Cessna 150E G-ASYP History Logbook 6


 

History

    The logbook was opened at a total of 9812:50 hours and the first entry was on the 04/06/1989.

    Brinkley Light Aircraft Services had taken over the maintenance and the first entry was for an Annual Check, which was completed on the 3rd of June 1988.

    Bob Samm worked there as an engineer and was able do do most of the work for the group at a "good rate". Maintenance of the aircraft continued at BLAS for some time after Bob left to take up a Flying Instruction post "up north", working for her majesty.

    In 1989, COMM1 died and with COMM2 also U/S the aircraft operated non-radio for a time. This did make life difficult as there was no fuel for several year at Henlow and the Group had to cast around for fuel every three flying hours. Andy and Lynda had one fun-filled arrival at Luton using a hand-held radio...

    After a group meeting, it was decided to replace COMM1 with a brand new Narco Nav/Comm. funded through a bank loan, to be repaid by adding an extra 10 an hour to the flying rate. Installation of the new radio was completed on the 22/11/1989 by Thurston Avionics Ltd at Stapleford .

    Operations at Henlow at this time were strictly 24 hours prior notice for each flight through OC flying and if you couldn't contact him or did not remember, then you could not fly. A subtle campaign of flying as often as we could and requested as often as we would like to fly soon wore him down and we were given permission to operate as we wished, providing the correct paper records were kept.

    During a 100 hour inspection, which was completed on the 10th of April 1990, the Direction Indicator and Airspeed Indicator were replaced.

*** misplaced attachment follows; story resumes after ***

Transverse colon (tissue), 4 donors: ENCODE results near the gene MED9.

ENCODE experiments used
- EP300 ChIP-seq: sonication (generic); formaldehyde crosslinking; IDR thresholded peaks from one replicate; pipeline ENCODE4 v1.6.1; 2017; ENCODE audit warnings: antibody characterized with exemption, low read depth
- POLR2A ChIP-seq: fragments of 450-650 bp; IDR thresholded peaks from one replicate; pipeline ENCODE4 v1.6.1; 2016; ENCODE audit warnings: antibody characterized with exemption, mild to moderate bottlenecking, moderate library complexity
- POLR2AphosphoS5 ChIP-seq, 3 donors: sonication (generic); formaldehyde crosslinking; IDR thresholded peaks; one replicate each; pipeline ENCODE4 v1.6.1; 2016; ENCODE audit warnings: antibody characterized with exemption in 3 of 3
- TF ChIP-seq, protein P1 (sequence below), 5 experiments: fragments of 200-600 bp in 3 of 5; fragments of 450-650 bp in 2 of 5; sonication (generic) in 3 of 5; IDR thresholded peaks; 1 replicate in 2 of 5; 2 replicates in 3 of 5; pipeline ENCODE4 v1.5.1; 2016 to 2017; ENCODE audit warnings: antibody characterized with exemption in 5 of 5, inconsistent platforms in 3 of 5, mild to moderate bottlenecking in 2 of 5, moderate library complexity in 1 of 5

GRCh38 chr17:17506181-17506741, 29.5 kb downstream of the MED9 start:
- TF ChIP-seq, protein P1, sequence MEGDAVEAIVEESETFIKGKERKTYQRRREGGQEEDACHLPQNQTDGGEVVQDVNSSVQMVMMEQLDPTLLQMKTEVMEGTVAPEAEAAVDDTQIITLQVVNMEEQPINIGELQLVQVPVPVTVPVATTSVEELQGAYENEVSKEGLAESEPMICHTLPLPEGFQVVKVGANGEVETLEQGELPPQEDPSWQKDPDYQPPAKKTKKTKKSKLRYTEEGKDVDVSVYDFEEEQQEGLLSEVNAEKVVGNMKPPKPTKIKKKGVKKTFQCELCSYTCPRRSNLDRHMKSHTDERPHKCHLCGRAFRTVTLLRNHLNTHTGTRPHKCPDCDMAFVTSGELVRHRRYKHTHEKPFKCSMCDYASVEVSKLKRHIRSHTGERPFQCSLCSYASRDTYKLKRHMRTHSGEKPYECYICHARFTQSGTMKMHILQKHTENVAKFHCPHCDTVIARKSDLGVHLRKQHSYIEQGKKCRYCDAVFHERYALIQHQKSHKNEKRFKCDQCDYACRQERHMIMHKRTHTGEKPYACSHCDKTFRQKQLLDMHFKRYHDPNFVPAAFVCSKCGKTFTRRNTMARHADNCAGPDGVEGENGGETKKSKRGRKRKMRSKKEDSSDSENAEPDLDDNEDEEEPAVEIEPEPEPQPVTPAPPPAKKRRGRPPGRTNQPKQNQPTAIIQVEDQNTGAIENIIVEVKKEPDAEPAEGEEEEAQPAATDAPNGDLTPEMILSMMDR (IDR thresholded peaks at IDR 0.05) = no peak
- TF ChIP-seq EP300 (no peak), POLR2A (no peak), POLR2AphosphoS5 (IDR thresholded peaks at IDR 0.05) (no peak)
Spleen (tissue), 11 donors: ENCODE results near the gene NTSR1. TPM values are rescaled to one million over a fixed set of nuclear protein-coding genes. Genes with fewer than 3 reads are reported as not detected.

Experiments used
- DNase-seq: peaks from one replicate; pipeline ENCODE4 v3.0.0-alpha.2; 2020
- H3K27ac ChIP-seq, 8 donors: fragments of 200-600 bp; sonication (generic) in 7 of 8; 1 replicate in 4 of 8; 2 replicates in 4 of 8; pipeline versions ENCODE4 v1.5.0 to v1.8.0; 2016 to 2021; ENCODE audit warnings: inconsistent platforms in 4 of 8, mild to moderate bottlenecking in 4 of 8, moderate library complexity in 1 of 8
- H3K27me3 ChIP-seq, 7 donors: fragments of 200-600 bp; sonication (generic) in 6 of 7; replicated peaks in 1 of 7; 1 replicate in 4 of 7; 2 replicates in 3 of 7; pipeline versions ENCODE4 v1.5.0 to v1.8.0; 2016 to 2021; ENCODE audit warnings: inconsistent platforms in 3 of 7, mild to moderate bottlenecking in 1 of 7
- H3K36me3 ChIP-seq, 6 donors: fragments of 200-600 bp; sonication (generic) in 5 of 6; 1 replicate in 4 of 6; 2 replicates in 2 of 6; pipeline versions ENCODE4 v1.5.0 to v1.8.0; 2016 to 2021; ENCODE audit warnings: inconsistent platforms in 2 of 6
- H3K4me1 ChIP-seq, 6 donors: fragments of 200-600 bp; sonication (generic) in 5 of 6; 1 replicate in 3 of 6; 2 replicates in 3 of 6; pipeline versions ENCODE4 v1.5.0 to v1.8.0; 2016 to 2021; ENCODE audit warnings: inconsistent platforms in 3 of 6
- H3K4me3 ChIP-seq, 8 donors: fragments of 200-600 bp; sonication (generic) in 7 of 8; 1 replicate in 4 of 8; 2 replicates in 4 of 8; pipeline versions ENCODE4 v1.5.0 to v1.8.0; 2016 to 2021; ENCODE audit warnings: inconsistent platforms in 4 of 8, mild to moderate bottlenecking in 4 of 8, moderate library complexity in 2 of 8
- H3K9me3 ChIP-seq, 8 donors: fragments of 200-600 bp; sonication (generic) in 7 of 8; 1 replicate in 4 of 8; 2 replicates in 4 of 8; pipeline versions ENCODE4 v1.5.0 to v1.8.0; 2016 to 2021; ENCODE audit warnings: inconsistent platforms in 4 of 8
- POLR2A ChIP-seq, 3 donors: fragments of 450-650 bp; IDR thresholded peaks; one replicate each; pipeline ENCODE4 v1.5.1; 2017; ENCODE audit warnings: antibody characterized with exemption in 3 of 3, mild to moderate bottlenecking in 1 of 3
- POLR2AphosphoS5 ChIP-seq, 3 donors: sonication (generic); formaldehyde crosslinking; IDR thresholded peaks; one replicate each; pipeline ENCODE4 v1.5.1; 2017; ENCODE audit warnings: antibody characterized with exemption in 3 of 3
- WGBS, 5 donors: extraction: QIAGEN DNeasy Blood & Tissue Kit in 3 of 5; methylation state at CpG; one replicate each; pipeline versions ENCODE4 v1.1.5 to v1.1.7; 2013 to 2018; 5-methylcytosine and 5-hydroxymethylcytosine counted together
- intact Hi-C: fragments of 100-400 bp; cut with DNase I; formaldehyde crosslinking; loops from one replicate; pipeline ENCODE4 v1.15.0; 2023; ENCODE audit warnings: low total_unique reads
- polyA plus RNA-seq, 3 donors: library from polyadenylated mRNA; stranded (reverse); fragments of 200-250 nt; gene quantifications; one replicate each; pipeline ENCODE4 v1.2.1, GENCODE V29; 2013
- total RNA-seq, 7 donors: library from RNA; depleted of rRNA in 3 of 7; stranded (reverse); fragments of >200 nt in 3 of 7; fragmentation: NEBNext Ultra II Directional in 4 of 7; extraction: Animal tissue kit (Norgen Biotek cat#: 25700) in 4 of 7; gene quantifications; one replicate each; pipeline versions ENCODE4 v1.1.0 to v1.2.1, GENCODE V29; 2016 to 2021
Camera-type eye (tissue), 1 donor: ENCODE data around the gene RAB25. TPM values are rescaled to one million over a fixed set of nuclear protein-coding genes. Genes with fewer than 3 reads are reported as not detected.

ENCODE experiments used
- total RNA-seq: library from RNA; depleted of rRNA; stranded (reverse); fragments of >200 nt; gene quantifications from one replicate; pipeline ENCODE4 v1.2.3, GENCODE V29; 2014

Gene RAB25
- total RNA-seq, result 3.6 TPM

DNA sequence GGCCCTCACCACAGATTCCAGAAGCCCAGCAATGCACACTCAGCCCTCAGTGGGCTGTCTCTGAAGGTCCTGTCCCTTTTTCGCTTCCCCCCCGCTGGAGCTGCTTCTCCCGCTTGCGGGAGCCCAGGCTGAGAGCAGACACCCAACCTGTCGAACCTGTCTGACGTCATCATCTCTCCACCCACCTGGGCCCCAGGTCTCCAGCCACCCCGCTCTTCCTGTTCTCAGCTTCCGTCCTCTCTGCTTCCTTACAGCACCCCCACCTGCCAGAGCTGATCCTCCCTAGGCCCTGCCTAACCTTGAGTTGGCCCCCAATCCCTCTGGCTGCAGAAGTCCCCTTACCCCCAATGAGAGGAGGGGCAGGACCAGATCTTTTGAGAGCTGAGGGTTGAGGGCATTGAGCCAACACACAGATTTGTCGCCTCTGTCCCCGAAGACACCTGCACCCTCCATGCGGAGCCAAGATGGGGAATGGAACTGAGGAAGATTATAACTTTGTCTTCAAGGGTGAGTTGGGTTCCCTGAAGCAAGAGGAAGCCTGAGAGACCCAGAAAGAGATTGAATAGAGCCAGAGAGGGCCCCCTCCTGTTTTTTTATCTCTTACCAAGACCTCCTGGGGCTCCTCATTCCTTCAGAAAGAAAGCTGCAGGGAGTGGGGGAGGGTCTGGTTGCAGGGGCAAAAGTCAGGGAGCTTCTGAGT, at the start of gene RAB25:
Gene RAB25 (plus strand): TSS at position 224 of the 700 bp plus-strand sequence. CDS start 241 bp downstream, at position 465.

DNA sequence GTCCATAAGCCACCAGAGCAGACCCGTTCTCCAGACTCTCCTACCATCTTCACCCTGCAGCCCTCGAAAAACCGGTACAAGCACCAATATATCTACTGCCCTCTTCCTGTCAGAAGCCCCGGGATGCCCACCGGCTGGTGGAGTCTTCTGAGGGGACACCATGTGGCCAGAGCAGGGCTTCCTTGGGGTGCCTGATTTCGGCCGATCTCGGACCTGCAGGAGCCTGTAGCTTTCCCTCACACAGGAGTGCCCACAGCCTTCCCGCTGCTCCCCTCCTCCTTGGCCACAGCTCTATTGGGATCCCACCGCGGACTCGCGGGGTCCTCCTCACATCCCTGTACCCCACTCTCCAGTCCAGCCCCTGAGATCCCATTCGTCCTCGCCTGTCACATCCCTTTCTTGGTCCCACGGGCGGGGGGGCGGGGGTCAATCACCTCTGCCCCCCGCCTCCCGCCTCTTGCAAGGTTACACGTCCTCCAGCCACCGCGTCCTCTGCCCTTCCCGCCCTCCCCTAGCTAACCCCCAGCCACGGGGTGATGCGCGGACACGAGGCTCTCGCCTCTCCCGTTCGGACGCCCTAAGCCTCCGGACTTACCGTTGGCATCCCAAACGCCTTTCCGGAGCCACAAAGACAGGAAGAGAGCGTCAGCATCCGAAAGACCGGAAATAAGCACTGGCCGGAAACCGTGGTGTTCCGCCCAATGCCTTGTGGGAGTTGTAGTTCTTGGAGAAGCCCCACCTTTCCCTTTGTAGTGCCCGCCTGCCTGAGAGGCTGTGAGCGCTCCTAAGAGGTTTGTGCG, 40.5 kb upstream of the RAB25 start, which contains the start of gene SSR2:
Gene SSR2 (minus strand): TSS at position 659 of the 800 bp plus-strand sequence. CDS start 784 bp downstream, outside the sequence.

During the annual inspection (which was completed on the 21st of June 1990),  a new Artificial Horizon and a new Turn and Slip Indicator were installed into the instrument panel and a strobe style Beacon replaced the (very) old style rotating beacon on the tail. COMM2, the Ditel was removed on 27/06/1990 for "service repair" following reports of "poor receiver" (from what I can recall, it would work for a bit and then fade away).

    One day, on the climb out from runway 20 at Henlow, with Graham "under the hood" to simulate instrument flying and with the Turn Coordinator unserviceable, the vacuum pump failed and as a result he lost both the Artificial Horizon and the Direction Indicator. To give him his due, he kept it going for some minutes with just the Compass, Airspeed Indicator and Altimeter for help. (This happened before the new instrument panel went in, but I can't remember the date - there is no record of the vacuum pump being replaced, but see below).

    The vacuum pump was replaced on a 100 hour check which was completed on the 1st of December 1990.

    During the Star/Annual inspection (C of A), which was completed on the 9th of August 1991, Bob Samme replaced the old 1950's "chuck the instruments anywhere" instrument panel with a totally new one one. At the same time a "new" ADF (of the "Coffee Grinder" type, with digital indicator) intercom and a transponder were installed. On the negative side, Bob had added a rather nice annunciator panel, but this was not allowable and it had to be disabled. Regrettably, the Master Switch somehow ended up being installed upside down.

    The wind shield had become somewhat crazed and was replaced with a new one during the Annual inspection which was completed on 02/09/1992.

    Sometimes things do not quite work out as expected and Pete Townsley got a bit enthusiastic and did a carrier type landing on the (very) short runway at Clacton, landing tail first, pushing the eye bolt bracket (tie down) up into the fuselage. It did it's job and the rear fuselage was not badly damaged. The lower fin post and eye bolt bracket were repaired by BLAS on the 09/09/1994.

    During early 1996 (probably February/March) Mark was doing his Navigation Flight Test with Andy and diverted to Bruntingthorpe with electrical problems. BLAS soon fixed the damage, which included fitting two new fuel gauges on 12/03/1996.

    In the spring of 1998, the aircraft looked rather tired and HFG decided to re-spray it. Upon it's return all was well for a few flights, but it was noted that the control column squeaked and juddered a lot when moved. Andy and Dave Milne suffered an in-flight control jam and extensive repairs were required. This involved extensive renewal of the control runs and cables by Bonus Aviation at Cranfield. The control column still squeaks! A very comprehensive logbook entry was made by the engineers.

    The logbook was closed at 11129 hours 50 minutes with the last entry being made on 10/02/1999.

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Last updated: 07 October 2005 09:06